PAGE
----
Spring 2007 not offered
In recent years, scholars from a number of social science disciplines have examined the evolution of political institutions and public policies in the United States. The chief concerns have been the ways in which state institutions constrain and enable policy makers; the ways in which ideas and policy-relevant expertise have impacted on the development of new policies; the ways in which societal interests have been organized and integrated into the policy process; and the forces that have shaped the evolution of institutions and policies over time. This seminar will provide an opportunity to survey the literature drawn from several theoretical perspectives in the field and consider competing arguments and hypotheses concerning the development of the American state and its changing role in the economy and society. Although there is no prerequisite for this seminar, prior exposure to policy analysis and quantitative methods will prove beneficial.
||Gen Ed Area Dept:
|Course Format: Lecture/Discussion||Grading Mode: Graded|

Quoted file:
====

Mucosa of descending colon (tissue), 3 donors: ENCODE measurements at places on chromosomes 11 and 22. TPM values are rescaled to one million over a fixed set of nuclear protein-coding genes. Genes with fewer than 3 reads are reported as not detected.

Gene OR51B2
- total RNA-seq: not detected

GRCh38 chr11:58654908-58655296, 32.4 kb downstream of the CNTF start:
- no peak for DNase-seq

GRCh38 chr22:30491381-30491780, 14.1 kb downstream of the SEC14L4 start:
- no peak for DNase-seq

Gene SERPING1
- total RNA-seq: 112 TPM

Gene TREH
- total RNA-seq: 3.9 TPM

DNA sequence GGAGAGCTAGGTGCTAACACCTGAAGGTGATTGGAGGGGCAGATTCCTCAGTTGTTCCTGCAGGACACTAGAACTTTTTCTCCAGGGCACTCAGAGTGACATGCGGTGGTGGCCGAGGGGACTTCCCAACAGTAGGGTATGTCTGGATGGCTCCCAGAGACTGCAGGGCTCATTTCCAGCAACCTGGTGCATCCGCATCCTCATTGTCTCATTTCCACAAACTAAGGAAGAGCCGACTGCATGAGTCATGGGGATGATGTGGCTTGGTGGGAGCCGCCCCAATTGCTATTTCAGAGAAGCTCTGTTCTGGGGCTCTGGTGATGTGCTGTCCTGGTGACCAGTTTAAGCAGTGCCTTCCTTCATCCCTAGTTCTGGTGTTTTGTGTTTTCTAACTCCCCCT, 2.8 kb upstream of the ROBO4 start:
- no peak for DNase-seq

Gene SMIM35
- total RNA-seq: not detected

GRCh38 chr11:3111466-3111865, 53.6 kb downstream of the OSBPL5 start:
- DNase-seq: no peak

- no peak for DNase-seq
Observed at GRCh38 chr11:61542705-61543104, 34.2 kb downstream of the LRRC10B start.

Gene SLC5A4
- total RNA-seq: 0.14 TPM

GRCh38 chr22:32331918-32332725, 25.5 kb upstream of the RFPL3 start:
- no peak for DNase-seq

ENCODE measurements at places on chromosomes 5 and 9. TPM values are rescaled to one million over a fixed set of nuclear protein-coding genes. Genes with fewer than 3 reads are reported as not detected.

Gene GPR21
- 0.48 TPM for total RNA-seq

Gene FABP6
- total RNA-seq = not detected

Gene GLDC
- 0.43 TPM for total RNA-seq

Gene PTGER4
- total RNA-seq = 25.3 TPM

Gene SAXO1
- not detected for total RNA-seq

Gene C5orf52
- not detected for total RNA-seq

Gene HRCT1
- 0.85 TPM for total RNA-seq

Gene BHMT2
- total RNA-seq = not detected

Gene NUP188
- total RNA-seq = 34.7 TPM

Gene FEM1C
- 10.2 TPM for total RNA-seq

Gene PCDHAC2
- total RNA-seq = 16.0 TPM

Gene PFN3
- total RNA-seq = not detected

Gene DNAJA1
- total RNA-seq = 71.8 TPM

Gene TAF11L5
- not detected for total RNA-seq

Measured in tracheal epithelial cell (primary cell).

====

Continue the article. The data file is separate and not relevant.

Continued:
||Fulfills a Major Requirement for: (GOVT)(GOVT-American)
The readings will include approximately one book or collection of essays per week.
|Examinations and Assignments: |
Presentations, a substantial research paper on a specific policy or sharply defined policy problem, and a final take-home examination.
|Additional Requirements and/or Comments: |
Although there are no prerequisites for this course, students should have some previous course work in the social sciences.
"Students who wish to be eligible to register for the course during Drop/Add should add themselves to the enrollment request system during on-line registration. Enrollment request preference rankings will be one factor I will consider in making Drop/Add period registration decisions."
|Drop/Add Enrollment Requests|
|Total Submitted Requests: 0||1st Ranked: 0||2nd Ranked: 0||3rd Ranked: 0||4th Ranked: 0||Unranked: 0|